The message here is that Carl is a dick in a very average kind of way, while Grace, Graham, Ryan, and Yasmin are also pretty average. They’re normal and they’re heroic because while Doctor Who includes its fair share of supervillains, it always returns to the idea that anyone can do good. Rejecting the idea of exceptional heroism, it’s all about trying, and the new companions embody this idea to a tee.
Ryan’s subplot involves him struggling to ride a bike because he’s dyspraxic, while Yasmin wants to prove herself at work. As the voices of experience, Grace and Graham’s roles involve tapping into existing resources, as they use their social networks (Grace as a nurse and Graham as a retired bus driver) to track the alien threat. No one needs any superhuman skills to help save the day, and when the time comes for the Doctor to build her new sonic screwdriver, she makes it by melting down some old spoons. “Sheffield steel!” she exclaims. During the Moffat era, the equivalent scene would probably involve an epic quest to harvest the heart of a dying star.
Change we can believe in
“The Woman Who Fell to Earth” is a strong opener for all involved, but there’s one particular moment that will linger for years to come. You can’t have a Doctor Who premiere without a big speech introducing the new Doctor’s philosophy, and this time she delivers a message about change and acceptance:
“We’re all capable of the most incredible change. We can evolve while still staying true to who we are. We can honor who we’ve been and choose who we want to be next.”
Along with being wonderfully succinct (most Doctors are notorious ramblers), there are several layers packed into this scene. In the text of the show, she’s trying to persuade the villain to stop harming humans. She’s also recovering from her regeneration, still figuring out what kind of person the Thirteenth Doctor will be. Jodie Whittaker lives up to the extensive hype, a charismatic figure who combines the Doctor’s zany energy with an extra dash of compassion, sticking around once the dust has settled when David Tennant or Peter Capaldi would have jetted off to the next big adventure. “I’m the Doctor,” she announces, setting our expectations for the rest of the season. “Sorting out fair play throughout the universe.”
The Doctor embodies change, switching personalities and showrunners every few years. She also nurtures change in others, encouraging her companions to reach their full potential. She wants people to approach life with an open heart, and her latest iteration arrives with an extra subtext regarding gender identity—a transition the Doctor embraces with enthusiasm. On top of all this, her big speech makes an explicit statement to Doctor Who fandom. When she says, “We can evolve while still staying true to who we are,” she’s speaking to the fans and to the show itself. Whittaker’s casting inspired a predictable sexist backlash, but after watching this episode, it’s impossible to argue that she’s anything but the Doctor. Her role is an evolution, not a reboot or an erasure of past success, and the DNA of the show remains obvious to anyone who cares to look.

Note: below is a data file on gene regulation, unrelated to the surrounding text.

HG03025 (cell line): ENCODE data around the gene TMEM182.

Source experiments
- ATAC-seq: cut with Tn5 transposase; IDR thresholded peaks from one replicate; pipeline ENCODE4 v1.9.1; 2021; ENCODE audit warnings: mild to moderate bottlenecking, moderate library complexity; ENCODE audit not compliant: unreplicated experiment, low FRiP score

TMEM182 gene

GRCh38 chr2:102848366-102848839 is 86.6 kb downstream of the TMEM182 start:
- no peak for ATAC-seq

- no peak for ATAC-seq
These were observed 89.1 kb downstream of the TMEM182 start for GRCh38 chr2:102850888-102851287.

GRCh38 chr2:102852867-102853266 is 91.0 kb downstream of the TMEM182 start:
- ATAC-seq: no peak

“Grounded” is a popular buzzword among TV writers, hinting at heavy themes and a lack of frivolity. Yet for all its whimsicality, this was the most grounded Doctor Who we’ve seen in years. Moffat was a “go big or go home” kind of storyteller, enamored of epic manpain and calamity. His human characters were often oddly implausible, like Clara’s incoherent background and Amy Pond’s inexplicable job as a “kissogram” in a small English village. In other words, often dark but rarely grounded in anything real.
Chibnall returns the show to its more relatable roots, reminding us of something that isn’t always obvious to American viewers: In the U.K., Doctor Who isn’t a nerd show, it’s family appointment TV. It’s meant to represent contemporary Britain, which in this case means a clear message about diversity and class. The new companions are all explicitly working class, have normal-person problems like cancer and crappy jobs, and speak with Yorkshire accents. In the British TV landscape, this kind of character is more likely to appear in a soap or a gritty drama than a lighthearted fantasy show, which makes Doctor Who feel especially important. It hammers home the point that you can have an impact on the world and, crucially, have a good time, no matter what your background. Anyone can share an adventure with the Doctor; the only obstacle is selfishness.